Thousands of Utahn's protest Trump's administration with the proposal of shrinking Bears Ears and Grand Staircase-Escalante national monuments in Salt Lake City, Utah on Saturday, Dec. 2, 2017 (Kiffer Creveling)

On Dec. 4, eyes all across the nation were on Utah as Donald Trump arrived at the State Capitol. People waited anxiously for the President’s highly anticipated announcement regarding the Bears Ears National Monument in southern Utah.

To those like President Trump, the Obama-designated monument stands as a literal and metaphorical representation of government overreach and abuse of Federal power.

“Some people think that the natural resources of Utah should be controlled by a small handful of very distant bureaucrats located in Washington,” the president told the Utah crowd. “And guess what? They’re wrong.”

So, during his trip to Salt Lake City, Trump slashed the monument by two million acres or 85 percent. He also cut the Grand Staircase-Escalante National Monument, designated in 1996 by then-President Bill Clinton, to half its current size.

As if the announcement were not painful enough for the monument’s supporters, Fox 13’s Ben Winslow reported that the conveniently titled “You Can’t Always Get What You Want” by The Rolling Stones played after the executive orders were signed.

So who isn’t getting what they want?

Two days before President Trump’s visit, an estimated 5,000 protesters swarmed outside the Capitol holding signs with messages like “Sacred Places Just Like a Temple” and “A Monumental Mistake.”

Many who oppose the monument scale-back are environmentalists who are worried oil corporations and energy companies will destroy some of the country’s most memorable landscapes.

And these concerns are warranted. The Washington Post reported that Energy Fuels Resources, a Canadian-based uranium firm that owns the White Mesa Uranium Mill near Blanding, lobbied in favor of the monument shrinking.

In a letter to the U.S. Department of the Interior, Energy Fuels Chief Operating Officer Mark Calmers wrote that there are many “known uranium and vanadium deposits located within the [original Bears Ears boundaries] that could provide valuable energy and mineral resources in the future.”

Other opponents are scientists. Within the boundaries of the Grand Staircase Monument is the Kaiparowits Plateau, a fossil-rich area which houses thousands of fossils from the Late Cretaceous period. It is regarded as one of the richest paleontological areas in the world.

President of the Society of Vertebrate Paleontology, David Polly, told The Salt Lake Tribune he worries about oil and gas drilling in the region.

“If something like fracking was done, that will not only fragment the fossils along with the shale, it will also change geochemical signals in the rock,” Polly said.

Above all, it is Native Americans who are losing as a result of Trump’s misguided executive orders.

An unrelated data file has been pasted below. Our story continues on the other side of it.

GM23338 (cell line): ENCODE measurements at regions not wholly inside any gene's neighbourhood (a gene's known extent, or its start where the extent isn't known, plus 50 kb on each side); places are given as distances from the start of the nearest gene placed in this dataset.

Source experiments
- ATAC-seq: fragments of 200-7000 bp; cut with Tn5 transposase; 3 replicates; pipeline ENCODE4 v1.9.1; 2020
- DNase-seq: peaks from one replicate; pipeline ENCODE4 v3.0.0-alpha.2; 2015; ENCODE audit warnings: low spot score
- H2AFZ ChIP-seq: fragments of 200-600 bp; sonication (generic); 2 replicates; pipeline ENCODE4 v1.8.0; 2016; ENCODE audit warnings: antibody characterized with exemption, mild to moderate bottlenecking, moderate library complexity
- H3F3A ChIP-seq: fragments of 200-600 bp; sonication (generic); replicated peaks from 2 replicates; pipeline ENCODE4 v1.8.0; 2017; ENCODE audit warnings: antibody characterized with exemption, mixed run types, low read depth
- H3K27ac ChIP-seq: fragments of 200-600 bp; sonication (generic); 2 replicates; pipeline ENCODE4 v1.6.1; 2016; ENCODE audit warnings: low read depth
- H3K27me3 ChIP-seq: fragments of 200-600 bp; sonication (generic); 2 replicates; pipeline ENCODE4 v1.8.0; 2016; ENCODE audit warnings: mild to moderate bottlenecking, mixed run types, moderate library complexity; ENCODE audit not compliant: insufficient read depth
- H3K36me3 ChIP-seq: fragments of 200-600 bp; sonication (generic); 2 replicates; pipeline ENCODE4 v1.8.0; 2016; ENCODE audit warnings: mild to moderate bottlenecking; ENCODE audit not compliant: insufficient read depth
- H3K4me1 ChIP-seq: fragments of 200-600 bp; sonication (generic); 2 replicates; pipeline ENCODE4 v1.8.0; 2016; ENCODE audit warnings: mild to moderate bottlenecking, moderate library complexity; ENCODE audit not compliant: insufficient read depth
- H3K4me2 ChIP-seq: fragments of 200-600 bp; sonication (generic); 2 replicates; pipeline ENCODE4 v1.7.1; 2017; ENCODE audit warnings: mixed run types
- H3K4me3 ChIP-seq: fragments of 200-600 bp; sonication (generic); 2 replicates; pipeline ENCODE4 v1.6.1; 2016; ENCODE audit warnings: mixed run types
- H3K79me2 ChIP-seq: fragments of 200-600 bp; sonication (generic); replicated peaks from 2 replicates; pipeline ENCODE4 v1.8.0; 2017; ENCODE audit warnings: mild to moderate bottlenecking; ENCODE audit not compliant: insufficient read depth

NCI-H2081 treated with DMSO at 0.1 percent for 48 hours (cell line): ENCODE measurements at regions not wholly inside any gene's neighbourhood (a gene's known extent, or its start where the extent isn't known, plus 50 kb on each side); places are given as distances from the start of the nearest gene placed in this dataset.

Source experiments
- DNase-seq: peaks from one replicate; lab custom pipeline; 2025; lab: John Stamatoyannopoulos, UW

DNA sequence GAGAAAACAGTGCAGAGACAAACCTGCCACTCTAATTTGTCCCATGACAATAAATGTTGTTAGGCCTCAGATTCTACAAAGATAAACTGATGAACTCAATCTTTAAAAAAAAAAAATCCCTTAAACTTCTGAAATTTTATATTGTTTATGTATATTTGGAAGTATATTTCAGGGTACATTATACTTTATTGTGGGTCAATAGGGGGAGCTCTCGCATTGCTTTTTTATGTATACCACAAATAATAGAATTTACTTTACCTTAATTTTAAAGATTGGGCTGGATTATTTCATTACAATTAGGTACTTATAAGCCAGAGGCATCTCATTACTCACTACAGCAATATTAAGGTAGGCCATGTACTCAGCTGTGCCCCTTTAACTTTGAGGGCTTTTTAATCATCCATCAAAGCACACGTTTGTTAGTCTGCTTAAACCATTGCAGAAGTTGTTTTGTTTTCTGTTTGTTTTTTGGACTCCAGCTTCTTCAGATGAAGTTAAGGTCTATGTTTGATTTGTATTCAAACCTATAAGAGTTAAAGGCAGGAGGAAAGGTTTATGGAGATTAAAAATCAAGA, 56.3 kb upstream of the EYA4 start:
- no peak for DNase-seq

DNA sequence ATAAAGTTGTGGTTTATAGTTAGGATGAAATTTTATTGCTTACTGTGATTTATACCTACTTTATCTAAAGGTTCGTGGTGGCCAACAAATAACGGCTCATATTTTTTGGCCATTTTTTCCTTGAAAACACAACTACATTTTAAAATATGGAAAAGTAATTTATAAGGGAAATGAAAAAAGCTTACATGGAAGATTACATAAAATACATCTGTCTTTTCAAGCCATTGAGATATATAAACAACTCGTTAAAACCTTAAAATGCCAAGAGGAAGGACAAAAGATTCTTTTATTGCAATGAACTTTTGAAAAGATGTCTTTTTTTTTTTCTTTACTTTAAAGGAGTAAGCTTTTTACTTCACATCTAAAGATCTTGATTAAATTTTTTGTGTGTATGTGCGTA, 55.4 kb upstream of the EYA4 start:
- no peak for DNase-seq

Currently, the Hopi, Navajo, Ute Indian, Ute Mountain Ute and Zuni tribes are suing the Trump administration for reducing the monument, arguing that the Bears Ears area has spiritual significance and hosts meaningful cultural artifacts. There are four other pending lawsuits against the Trump administration in light of the executive orders.

One of the broken up pieces of the Bears Ears monument will be renamed Shash Jaa, a term for Bears Ears in Navajo, according to Interior Secretary Ryan Zinke. However, the administration did not consult Native American tribes and groups, who did not agree to the name.

Gavin Noyes, executive director of Utah Dine Bikeyah, a Navajo group opposed to Trump’s decision, said there were reasons tribes wanted the monuments named in English.

“The tribes have all gotten together and they have designed themselves as a commission and chosen a name that works for everybody,” Noyes told The Salt Lake Tribune. “Even though every single tribe has a name for Bears Ears in their own language, the selection of the Navajo name tramples the Native American true history of the place.”

This is not the president’s first act of disrespect towards Indigenous communities. He approved the building of the Keystone Pipeline. In September 2016, Native American activists were attacked by security dogs as they protested the oil pipeline construction.

In the 1990s, Trump accused Native Americans opening tribal casinos of not being native.

“I might have more Indian blood than a lot of the so-called Indians that are trying to open up the reservations,” he said on a radio show.

Despite the President’s claims that his national monument reductions are meant to restore local power, his track record makes it clear that he is deeply antipathetic towards Native Americans.

President Obama’s establishment of Bears Ears did a lot towards mending the broken relationship between the Federal government and Native American tribes. Unfortunately, all that good was just as quickly undone.

Connor Richards is the assistant opinion editor of The Daily Utah Chronicle. Formerly a news writer, he covers politics, social issues and student life. He has won both regional and statewide awards for his writing.


  1. I was told that the native americans that are local want the reduction. The one who do not are from out of the area. The local tribes also want to use the resources at the area just like they have for decades.


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